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Global crises and equity market contagion

Author: Geert Bekaert; National Bureau of Economic Research.
Publisher: Cambridge, Mass. : National Bureau of Economic Research, 2011.
Series: Working paper series (National Bureau of Economic Research), no. 17121.
Edition/Format:   eBook : Document : EnglishView all editions and formats
Summary:
Using the 2007-2009 financial crisis as a laboratory, we analyze the transmission of crises to country-industry equity portfolios in 55 countries. We use an asset pricing framework with global and local factors to predict crisis returns, defining unexplained increases in factor loadings as indicative of contagion. We find evidence of systematic contagion from US markets and from the global financial sector, but the  Read more...
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Material Type: Document, Internet resource
Document Type: Internet Resource, Computer File
All Authors / Contributors: Geert Bekaert; National Bureau of Economic Research.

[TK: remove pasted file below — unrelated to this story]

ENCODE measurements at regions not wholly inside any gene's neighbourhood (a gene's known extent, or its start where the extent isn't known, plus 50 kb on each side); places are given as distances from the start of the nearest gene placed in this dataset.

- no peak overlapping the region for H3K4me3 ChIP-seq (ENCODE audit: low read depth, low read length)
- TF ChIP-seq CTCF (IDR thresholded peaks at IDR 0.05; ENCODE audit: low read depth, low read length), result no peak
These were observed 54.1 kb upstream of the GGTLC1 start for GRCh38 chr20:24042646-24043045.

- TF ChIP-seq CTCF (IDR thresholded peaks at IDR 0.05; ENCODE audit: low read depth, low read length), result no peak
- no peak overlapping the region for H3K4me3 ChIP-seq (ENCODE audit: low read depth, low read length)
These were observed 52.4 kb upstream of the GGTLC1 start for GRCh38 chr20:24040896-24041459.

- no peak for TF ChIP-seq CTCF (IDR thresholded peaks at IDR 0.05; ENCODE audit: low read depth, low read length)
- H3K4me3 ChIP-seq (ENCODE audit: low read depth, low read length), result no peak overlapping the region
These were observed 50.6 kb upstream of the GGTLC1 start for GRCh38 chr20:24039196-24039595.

OCLC Number: 731674280
Description: 1 online resource (50 pages) : illustrations.
Series Title: Working paper series (National Bureau of Economic Research), no. 17121.
Responsibility: Geert Bekaert [and others].

Abstract:

Using the 2007-2009 financial crisis as a laboratory, we analyze the transmission of crises to country-industry equity portfolios in 55 countries. We use an asset pricing framework with global and local factors to predict crisis returns, defining unexplained increases in factor loadings as indicative of contagion. We find evidence of systematic contagion from US markets and from the global financial sector, but the effects are very small. By contrast, there has been systematic and substantial contagion from domestic equity markets to individual domestic equity portfolios, with its severity inversely related to the quality of countries' economic fundamentals and policies. Consequently, we reject the globalization hypothesis that links the transmission of the crisis to the extent of global exposure. Instead, we confirm the old "wake-up call" hypothesis, with markets and investors focusing substantially more on idiosyncratic, country-specific characteristics during the crisis.

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